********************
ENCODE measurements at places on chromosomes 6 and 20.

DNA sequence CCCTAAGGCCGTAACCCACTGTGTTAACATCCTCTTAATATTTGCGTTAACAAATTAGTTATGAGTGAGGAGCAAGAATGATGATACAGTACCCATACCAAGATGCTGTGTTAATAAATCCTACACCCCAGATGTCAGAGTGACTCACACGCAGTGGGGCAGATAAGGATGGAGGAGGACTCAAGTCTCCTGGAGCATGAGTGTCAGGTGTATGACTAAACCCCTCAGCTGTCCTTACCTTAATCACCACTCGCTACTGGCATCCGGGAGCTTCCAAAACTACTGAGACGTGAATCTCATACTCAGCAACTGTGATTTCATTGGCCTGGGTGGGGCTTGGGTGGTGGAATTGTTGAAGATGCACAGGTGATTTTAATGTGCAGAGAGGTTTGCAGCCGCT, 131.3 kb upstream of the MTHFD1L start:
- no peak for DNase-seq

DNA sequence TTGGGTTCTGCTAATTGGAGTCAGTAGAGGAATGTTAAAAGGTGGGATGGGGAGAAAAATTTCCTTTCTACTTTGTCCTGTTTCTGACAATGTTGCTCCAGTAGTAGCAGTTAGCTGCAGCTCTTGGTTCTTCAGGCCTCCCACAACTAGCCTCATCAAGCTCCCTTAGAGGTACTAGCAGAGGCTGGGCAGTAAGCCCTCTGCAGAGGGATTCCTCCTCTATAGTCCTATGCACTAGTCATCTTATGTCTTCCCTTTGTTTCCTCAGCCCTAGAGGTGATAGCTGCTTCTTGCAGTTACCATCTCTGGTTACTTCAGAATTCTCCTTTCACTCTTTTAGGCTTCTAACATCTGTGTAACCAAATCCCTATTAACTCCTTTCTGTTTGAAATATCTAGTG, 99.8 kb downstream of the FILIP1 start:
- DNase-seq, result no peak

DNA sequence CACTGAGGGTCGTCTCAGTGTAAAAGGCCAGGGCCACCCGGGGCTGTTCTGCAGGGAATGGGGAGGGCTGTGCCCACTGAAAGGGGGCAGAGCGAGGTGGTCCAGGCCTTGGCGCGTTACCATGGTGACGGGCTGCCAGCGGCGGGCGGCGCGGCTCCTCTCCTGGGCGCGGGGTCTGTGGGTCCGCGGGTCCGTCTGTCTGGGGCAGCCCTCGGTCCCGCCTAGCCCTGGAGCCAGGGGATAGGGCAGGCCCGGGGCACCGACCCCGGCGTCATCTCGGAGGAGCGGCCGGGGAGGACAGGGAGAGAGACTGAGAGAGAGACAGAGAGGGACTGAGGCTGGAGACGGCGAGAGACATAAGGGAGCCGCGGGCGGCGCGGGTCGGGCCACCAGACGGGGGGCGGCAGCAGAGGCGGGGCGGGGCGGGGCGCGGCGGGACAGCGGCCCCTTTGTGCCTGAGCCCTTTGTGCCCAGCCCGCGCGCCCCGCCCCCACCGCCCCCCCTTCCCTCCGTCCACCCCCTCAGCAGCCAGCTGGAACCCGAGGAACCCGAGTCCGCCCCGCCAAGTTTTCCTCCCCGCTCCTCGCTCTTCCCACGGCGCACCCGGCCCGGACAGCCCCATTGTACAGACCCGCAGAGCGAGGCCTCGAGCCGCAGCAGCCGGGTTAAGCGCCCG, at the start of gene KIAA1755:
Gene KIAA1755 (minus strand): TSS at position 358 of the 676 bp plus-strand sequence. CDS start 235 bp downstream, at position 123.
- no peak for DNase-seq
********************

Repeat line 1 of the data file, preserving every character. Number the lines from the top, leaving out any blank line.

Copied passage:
ENCODE measurements at places on chromosomes 6 and 20.